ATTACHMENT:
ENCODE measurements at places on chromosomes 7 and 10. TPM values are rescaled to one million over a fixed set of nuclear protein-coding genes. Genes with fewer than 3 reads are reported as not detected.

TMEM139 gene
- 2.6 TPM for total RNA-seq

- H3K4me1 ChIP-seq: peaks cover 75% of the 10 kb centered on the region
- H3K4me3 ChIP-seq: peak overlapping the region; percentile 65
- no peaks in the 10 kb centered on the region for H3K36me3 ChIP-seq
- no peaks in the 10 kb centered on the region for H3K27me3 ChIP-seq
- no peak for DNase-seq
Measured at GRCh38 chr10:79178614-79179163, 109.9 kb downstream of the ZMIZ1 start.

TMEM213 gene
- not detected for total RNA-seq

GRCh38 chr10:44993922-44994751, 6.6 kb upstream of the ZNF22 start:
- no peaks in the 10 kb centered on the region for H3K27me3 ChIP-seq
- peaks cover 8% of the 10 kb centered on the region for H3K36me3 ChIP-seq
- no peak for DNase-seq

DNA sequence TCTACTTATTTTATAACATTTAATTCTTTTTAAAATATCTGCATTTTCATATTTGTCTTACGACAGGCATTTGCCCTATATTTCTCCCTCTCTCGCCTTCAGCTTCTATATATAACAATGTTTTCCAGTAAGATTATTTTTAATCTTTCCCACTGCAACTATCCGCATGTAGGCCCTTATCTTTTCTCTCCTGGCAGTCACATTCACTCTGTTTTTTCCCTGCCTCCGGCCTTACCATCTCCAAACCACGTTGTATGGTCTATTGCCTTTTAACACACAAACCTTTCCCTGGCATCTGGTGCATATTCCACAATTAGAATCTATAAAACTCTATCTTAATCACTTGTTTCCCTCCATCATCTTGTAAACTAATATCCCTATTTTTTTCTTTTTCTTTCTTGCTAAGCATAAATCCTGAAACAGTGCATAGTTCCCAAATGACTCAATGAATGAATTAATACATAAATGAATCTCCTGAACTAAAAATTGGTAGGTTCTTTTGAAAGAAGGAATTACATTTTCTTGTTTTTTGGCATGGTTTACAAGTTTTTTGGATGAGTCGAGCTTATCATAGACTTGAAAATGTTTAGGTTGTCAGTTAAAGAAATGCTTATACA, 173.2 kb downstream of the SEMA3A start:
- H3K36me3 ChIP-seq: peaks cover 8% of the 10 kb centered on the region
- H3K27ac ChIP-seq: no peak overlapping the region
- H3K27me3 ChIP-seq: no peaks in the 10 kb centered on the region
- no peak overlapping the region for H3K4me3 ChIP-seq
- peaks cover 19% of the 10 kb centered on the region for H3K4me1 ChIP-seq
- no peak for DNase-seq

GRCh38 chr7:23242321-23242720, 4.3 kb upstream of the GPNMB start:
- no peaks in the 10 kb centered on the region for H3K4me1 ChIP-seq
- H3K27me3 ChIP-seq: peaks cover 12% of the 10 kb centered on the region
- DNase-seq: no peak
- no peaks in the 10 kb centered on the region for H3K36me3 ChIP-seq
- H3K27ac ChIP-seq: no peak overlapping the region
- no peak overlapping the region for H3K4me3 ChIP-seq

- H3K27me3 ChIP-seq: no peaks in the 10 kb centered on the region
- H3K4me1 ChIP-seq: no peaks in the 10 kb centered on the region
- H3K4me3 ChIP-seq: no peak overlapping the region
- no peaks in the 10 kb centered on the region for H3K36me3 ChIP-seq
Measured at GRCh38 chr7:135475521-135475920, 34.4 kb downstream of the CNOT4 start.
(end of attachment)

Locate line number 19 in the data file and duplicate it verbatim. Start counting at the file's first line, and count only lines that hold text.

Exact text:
- H3K27me3 ChIP-seq: no peaks in the 10 kb centered on the region